The Maharishi Mahesh Yogi was born Mahesh Prasad Varma on 12 January 1917 and died on 5 February 2008, aged 91 years. He brought an important meditation training system to the West from India. The system, which Maharishi named Transcendental Meditation for the West, is based on traditional Tantric mantras, sacred words.
Beatles drummer Ringo Starr, on hearing of Maharishi’s death said, “I feel so blessed I met the Maharishi. He gave me a mantra that no one can take away, and I still use it.”
George Harrison, probably the most spiritually devoted of the Beatles, practised meditation until his death in 2001. He commented, “The Maharishi was fantastic and I admire him for being able, in spite of the ridicule, to keep on going.”
You may have wondered why the Beatles’ song, “Across the Universe” refers to Guru Dev. The young Mahesh (the future Maharishi) studied Sanskrit under Swami Brahmananda Saraswati, a Hindu leader known as Guru Dev (divine teacher). Following Guru Dev’s death in 1953, Mahesh retreated into the Himalayas for meditation and reflection.
He re-emerged in 1955 and started his mission to popularise his master’s form of Advaita Vedantist meditation. He gave it the descriptive English name, Transcendental Meditation (TM), to bring it, first, to the United States, and soon afterward to Europe. His students began to call him Maharishi, which means “great seer.”
Maharishi was able to speak to the West through the common language of science. He grounded his approach in scientific terminology and commissioned research into the physiological effects of the technique early on. He had graduated in 1942 with a degree in physics from the University of Allahabad and had taught physics for some years before beginning his spiritual work.
In 1959 he founded the International Meditation Society in the United States. He established his headquarters in Switzerland and moved to Amsterdam in 1990. At its highest, the movement had over 2 million followers worldwide.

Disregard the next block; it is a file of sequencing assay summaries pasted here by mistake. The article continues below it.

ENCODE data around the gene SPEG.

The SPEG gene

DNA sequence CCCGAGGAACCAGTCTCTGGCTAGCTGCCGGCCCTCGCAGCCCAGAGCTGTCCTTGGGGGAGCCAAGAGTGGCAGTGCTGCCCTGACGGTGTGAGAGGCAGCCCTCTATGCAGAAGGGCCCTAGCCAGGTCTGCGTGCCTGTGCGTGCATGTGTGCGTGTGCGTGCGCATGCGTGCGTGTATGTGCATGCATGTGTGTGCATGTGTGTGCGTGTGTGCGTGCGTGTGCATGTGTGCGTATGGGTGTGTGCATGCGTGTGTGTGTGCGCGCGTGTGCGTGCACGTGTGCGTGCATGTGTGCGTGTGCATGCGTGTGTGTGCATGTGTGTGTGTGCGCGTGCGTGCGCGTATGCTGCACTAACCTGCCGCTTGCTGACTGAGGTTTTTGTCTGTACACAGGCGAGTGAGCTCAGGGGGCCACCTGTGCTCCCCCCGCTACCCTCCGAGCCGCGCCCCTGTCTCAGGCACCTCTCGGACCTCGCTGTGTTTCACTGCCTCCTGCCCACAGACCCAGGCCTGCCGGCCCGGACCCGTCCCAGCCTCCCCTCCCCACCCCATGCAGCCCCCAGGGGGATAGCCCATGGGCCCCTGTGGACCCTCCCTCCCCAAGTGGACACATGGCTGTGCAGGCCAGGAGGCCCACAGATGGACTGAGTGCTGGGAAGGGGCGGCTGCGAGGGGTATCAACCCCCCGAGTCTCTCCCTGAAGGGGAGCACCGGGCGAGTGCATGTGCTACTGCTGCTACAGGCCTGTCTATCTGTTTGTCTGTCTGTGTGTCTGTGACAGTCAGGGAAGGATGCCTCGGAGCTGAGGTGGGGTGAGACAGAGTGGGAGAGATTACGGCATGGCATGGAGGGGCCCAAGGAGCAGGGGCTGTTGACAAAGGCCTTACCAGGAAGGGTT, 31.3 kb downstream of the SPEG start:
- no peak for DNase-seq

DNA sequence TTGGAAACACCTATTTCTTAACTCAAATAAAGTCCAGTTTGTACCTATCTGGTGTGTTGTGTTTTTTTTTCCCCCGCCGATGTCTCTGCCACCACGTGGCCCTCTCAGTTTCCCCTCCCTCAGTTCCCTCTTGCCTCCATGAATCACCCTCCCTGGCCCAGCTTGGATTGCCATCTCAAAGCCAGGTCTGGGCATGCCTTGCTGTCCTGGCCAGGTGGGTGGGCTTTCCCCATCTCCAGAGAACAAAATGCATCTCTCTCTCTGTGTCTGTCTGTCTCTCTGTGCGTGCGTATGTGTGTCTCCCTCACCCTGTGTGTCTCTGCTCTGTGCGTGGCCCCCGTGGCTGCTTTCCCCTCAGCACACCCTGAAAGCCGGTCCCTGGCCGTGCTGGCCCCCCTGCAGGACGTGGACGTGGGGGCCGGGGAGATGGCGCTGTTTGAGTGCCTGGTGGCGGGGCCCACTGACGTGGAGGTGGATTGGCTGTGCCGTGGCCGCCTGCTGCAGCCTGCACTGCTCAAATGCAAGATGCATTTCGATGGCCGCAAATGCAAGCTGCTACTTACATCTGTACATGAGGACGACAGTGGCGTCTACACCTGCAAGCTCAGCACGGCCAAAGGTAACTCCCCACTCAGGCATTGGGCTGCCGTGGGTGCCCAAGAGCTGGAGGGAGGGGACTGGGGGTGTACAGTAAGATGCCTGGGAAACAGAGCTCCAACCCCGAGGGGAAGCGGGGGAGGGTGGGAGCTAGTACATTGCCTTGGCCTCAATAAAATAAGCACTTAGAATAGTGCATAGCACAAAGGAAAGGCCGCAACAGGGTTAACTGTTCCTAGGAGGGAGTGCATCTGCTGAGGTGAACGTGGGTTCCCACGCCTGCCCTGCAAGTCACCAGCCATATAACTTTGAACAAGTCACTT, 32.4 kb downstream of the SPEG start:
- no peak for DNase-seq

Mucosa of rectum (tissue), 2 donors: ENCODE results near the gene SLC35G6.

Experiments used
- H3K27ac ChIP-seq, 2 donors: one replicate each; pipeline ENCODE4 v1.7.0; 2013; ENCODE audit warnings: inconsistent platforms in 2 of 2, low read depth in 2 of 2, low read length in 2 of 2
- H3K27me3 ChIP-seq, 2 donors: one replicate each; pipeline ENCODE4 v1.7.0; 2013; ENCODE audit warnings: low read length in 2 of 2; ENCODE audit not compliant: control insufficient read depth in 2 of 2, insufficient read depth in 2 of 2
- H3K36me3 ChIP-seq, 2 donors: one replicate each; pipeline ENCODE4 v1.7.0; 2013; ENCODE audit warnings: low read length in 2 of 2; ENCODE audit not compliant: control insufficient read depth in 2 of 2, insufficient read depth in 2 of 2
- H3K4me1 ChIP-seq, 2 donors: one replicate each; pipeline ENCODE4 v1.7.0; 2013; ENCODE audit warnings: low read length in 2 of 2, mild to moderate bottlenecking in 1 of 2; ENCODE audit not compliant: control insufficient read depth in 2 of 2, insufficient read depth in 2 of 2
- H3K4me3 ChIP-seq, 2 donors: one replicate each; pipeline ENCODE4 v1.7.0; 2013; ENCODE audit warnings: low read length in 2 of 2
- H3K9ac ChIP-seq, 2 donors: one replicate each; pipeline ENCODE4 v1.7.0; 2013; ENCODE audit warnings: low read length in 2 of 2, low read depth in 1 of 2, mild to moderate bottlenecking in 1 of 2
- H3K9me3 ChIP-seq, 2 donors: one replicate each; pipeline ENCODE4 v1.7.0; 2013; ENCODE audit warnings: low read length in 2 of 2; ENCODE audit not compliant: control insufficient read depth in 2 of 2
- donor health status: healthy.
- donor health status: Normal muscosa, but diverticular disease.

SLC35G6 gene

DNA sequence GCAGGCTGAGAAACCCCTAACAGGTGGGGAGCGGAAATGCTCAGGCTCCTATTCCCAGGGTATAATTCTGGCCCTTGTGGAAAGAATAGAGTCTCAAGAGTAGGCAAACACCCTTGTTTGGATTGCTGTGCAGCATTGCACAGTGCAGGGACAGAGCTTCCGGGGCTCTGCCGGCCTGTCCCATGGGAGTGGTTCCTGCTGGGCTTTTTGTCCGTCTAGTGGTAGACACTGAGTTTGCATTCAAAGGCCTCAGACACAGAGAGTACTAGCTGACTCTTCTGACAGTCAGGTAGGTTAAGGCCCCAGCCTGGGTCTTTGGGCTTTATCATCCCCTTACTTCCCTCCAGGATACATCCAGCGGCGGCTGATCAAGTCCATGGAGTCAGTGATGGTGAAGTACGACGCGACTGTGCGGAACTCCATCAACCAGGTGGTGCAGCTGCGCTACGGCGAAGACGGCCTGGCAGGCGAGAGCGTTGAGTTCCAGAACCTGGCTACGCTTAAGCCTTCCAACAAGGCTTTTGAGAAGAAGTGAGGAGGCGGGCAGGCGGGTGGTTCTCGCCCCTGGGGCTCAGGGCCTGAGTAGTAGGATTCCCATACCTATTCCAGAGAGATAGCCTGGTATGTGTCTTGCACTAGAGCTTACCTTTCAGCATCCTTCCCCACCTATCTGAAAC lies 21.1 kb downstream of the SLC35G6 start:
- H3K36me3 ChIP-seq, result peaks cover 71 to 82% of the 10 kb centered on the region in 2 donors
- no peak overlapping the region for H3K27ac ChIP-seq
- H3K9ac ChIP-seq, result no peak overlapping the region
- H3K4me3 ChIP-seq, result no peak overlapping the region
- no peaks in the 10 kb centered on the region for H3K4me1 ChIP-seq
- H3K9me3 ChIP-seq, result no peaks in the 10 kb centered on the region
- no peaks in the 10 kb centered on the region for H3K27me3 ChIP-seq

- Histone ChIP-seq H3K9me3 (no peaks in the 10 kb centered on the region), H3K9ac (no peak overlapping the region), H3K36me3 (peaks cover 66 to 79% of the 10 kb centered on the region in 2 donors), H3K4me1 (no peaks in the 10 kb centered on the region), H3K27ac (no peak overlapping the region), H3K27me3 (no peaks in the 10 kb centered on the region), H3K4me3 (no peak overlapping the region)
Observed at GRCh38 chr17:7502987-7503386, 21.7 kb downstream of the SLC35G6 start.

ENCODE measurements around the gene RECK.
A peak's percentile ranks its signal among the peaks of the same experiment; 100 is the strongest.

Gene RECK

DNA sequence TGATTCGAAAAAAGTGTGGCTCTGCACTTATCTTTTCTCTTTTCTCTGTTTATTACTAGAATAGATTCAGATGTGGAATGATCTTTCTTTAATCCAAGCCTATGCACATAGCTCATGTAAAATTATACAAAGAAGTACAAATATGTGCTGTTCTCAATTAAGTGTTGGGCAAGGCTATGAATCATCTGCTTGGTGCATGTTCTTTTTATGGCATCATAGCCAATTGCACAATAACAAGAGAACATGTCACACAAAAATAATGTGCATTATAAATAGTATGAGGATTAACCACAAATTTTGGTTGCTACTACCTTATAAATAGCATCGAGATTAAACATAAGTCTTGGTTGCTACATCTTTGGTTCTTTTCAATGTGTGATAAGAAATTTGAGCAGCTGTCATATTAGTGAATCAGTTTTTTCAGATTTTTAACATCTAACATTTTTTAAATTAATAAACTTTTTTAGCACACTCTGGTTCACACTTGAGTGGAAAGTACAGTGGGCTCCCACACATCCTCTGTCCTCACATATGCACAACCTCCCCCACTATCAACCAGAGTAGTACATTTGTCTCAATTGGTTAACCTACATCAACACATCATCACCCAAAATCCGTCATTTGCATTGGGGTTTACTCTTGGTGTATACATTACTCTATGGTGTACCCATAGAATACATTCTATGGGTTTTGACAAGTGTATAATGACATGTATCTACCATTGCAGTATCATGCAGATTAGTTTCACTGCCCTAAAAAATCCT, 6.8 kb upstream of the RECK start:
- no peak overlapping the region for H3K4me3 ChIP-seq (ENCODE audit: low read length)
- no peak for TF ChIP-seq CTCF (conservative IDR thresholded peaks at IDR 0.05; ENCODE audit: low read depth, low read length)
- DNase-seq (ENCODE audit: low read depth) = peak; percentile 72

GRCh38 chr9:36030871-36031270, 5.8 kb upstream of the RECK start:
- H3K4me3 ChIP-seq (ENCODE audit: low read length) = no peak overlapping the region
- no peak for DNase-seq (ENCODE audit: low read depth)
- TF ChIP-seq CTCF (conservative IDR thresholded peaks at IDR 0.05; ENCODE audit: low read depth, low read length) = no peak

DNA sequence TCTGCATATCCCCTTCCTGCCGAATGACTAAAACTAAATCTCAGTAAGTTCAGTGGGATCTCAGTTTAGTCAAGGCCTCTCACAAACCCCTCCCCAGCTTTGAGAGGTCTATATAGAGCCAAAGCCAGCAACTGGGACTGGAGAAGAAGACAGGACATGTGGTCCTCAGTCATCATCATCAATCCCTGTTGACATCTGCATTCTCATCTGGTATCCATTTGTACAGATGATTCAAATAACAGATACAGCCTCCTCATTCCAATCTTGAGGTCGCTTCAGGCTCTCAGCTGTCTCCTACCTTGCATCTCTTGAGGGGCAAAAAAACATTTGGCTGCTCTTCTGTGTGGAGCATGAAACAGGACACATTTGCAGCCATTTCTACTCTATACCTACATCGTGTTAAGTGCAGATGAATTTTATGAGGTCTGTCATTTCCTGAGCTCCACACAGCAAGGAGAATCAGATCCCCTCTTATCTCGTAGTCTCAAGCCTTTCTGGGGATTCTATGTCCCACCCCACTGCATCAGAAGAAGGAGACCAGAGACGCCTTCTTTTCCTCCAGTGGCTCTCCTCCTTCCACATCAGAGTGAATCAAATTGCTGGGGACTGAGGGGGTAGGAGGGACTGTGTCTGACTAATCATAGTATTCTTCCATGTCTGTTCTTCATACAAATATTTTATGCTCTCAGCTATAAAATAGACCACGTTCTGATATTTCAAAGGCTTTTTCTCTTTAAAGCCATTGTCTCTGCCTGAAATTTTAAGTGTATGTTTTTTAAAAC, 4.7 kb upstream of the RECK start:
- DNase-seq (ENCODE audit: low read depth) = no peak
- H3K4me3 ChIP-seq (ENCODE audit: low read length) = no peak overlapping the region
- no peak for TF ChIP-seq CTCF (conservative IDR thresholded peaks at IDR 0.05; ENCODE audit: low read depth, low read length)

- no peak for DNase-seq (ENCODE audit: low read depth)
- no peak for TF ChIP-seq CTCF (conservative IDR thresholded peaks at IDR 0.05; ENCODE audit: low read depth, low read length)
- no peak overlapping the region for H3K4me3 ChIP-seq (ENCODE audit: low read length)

In the 1960s the Maharishi achieved worldwide recognition by association with the Beatles (the massively successful pop group from Liverpool). Some others who learned TM included 1950s torch singer Peggy Lee, the Moody Blues and Mike Love of the Beach Boys. The Maharishi offered an alternative spiritual path to the restless seekers of the era.
In February 1967, George Harrison’s wife Patti (who famously inspired both Harrison and Eric Clapton in their music making) was intrigued by a lecture on TM at the Caxton Hall in London. She told Harrison, who already felt a link to Indian culture. He had played the sitar on Rubber Soul (1965), and gone to India in September 1966 to study the sitar with its master, Ravi Shankar.
Two months after the release of Sergeant Pepper (1967) the Beatles heard the Maharishi speak at the Hilton Hotel in Park Lane. He told the Beatles in a private audience, “The kingdom of heaven is like electricity. You don’t see it. It is within you.” He invited the Beatles to a TM course at Bangor, to which they attended. They took their studies seriously,
and the following year they were invited to spend three months with the Maharishi at Rishikesh, about 150 miles from Delhi. Daily meditation helped the group. John Lennon came off drugs completely at this stage in his life.
But, one by one, the Beatles drifted back to Britain. There were tensions. However, both Harrison and Starr appeared for a concert in 1992 to support the Natural Law Party, which had been formed to promote the Maharishi’s teachings in the world of politics.
Skelmersdale, a small town in Lancashire, has felt the Maharishi’s influence particularly strongly. They have a golden-domed community centre for large-scale group meditations. They also have a school with 100 pupils, where the children are noticeably calmer than at a normal 21st century school. They have normal lessons but take part in meditation sessions twice daily. They are balanced, not controlled, according to the Head.
In the USA, TM has been taught in some high schools, where the test scores of students who practice it regularly are significantly higher than those of students who do not, and discipline problems in the classrooms are much reduced. It has also been taught in prisons in California, and reduced the recidivism rate. Maharishi International University, in Fairfield, Iowa, has built a strong reputation, especially in the sciences.
In 2005, angered by the Iraq War, the Maharishi called Britain a “scorpion nation” and banned the teaching of TM in the country. The ban was lifted in August 2007, about the same time that Tony Blair left office.
In TM, the body relaxes but the heart and brain experience heightened stimulation. Clarity and creativity are enhanced. Numerous carefully trained teachers are in place to carry on the development of the practice, despite the loss of the Maharishi. Some of the original and creative thinkers he has influenced include Deepak Chopra and David Lynch.
Maharishi's ashes were
scattered on the Ganges
River, 13 February 2008.